I really got inspired last week (frustrated, actually), by a post written by a colleague about supporting ALL writers. I contributed this comment, below, on her blog.
In my recap (I waited a week to make sure I wanted to post this), below, I update you on the online “conversation.” First, I quote from her blog, link to it, and post my original comment in its entirety. Images added for fun.
In response to “You Don’t Have to Be Good (at Writing)” by Jordan Rosenfeld
Good #Writing DOES Require #Talent, Not just Hard Work by Sally Ember, Ed.D.
original post on http://jordanrosenfeld.net/you-dont-have-to-be-good-at-writing/
posted on 7/9/14
quotes from Jordan’s post:
“…’good’ is arbitrary; you’ll be good enough for some, while others will reject you. It’s a standard you’ll never live up to because it’s subjective and always changing.
“Beating yourself up over being ‘not good enough’ is a form of stopping up the free flow of creative energy. It can even be a form of self-sabotage. In the worst case scenario, it’s an excuse to not have to get any better at it; a statement of ‘This is just the way I write.'”
“False! This is how you write at this time, in this moment, with whatever resources are at your disposal. Every time you read a fantastic book, your writing has a chance to crack open. Every time you hear a lecture, attend a class, or pick up a writing guide, you can learn or see something in a new light, and your writing changes. Time and distance also change how you see your writing.”
“What you can be is committed to continually probing the depths of your work, or taking time to learn something you struggle with, or just stepping back completely and reading when your own work feels too unwieldy.”
“These voices of doubt and uncertainty are gremlins sent to test our creative mettle, to strengthen us up. The more we fend them off by patching the leaks they tear open inside us with further work, the more power we have to overcome them. Like the ‘dark side’ that calls to us with its illusion of power, its promise of the familiar, which is cozy in a bleak sort of way.”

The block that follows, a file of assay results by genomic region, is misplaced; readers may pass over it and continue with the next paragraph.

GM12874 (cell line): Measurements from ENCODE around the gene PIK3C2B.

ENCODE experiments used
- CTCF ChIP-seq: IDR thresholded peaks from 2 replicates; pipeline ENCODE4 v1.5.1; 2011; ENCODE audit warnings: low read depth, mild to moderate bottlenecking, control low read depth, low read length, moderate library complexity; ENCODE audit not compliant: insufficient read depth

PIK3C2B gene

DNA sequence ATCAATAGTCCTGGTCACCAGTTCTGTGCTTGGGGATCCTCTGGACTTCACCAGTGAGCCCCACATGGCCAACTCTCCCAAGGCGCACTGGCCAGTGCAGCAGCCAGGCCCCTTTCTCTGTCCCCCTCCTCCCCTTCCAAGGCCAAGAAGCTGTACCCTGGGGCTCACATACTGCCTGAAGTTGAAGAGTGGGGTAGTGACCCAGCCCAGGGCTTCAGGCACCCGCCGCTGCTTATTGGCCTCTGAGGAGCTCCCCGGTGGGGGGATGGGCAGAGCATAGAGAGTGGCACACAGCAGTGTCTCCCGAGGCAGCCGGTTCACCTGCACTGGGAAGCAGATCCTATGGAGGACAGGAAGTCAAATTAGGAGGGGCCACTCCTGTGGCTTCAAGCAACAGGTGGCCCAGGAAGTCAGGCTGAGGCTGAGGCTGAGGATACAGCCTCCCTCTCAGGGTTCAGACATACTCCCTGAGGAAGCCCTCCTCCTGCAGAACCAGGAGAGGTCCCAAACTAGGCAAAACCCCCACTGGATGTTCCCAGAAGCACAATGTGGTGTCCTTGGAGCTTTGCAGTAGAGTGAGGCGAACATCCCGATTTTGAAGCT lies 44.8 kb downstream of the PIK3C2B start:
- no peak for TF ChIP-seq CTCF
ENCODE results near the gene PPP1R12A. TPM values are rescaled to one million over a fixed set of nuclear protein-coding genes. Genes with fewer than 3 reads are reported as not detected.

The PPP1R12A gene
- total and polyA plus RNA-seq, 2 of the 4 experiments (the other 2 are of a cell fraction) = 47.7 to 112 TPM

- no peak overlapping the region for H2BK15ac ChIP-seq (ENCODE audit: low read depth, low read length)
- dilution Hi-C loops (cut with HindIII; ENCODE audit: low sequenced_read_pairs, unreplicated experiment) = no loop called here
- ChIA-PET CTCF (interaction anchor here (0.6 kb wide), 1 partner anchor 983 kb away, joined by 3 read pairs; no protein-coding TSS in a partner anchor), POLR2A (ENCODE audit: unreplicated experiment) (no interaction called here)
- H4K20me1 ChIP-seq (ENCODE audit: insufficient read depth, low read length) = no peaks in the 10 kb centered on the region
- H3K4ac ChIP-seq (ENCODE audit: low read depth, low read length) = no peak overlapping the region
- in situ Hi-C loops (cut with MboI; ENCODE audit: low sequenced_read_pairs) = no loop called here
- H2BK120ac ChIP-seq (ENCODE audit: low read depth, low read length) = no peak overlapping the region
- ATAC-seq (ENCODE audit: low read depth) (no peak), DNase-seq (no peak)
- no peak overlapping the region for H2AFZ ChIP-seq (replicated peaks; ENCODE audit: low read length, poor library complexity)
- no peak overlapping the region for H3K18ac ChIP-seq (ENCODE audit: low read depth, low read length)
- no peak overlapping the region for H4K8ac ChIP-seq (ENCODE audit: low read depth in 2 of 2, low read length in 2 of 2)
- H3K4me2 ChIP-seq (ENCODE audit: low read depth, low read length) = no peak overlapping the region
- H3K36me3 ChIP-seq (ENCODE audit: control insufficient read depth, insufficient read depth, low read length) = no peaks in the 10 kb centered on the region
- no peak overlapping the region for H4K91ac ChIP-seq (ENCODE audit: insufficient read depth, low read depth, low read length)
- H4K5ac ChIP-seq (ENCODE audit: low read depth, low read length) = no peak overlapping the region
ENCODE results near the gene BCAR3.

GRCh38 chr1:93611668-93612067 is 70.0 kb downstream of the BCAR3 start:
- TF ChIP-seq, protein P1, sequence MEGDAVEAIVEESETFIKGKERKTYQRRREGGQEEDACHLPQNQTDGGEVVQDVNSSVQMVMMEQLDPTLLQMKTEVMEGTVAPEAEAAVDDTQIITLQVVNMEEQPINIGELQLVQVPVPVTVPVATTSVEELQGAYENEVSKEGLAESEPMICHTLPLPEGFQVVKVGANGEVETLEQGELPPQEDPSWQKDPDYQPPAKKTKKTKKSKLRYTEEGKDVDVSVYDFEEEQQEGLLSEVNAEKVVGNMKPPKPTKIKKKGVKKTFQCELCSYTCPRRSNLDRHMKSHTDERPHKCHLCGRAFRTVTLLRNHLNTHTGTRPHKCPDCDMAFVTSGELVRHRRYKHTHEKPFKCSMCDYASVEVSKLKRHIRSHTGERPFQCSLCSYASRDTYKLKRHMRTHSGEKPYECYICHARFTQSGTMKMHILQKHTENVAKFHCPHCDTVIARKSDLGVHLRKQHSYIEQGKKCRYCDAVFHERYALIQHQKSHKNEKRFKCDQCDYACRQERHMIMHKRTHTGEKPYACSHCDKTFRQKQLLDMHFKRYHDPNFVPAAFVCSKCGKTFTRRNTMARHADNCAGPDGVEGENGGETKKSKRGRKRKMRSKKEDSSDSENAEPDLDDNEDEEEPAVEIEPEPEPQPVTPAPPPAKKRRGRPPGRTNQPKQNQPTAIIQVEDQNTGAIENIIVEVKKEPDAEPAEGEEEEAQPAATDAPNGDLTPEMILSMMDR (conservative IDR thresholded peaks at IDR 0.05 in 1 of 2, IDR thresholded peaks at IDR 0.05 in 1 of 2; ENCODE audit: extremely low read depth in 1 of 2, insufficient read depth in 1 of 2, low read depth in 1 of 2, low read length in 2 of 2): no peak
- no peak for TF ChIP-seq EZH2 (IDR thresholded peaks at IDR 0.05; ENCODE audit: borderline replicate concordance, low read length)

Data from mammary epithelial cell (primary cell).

“Shine some serious, badass light on those demons when they come, instead. Write them into a new narrative.”
“Don’t worry about being good. Be enough. Be committed.”
I have to disagree. I am not of the opinion (as many are; seemingly, you) that anyone who wants to “share” should be honored for doing so regardless of the quality of their content and writing. There are a lot of inadequate writers who self-publish and some who get published by trad publishers who never should have had their writing seen by others.
Some people can’t write. What they do write is unclear, repetitious, uninteresting, banal, riddled with cliches and lapses in logic or sense. I’m not just talking about too many typos or grammatical problems. I’m talking about bad writing. It exists. It needs to be called out.
About thirty years ago, in an effort to combat overly critical adults’ impact on children and imitating the Special Olympics’ methods, most parents, recreation and education people began to make huge mistakes: participation became the same as surpassing. Everyone in the Pre-K “graduated” to Kindergarten. Everyone at a camp or club got a ribbon for attending.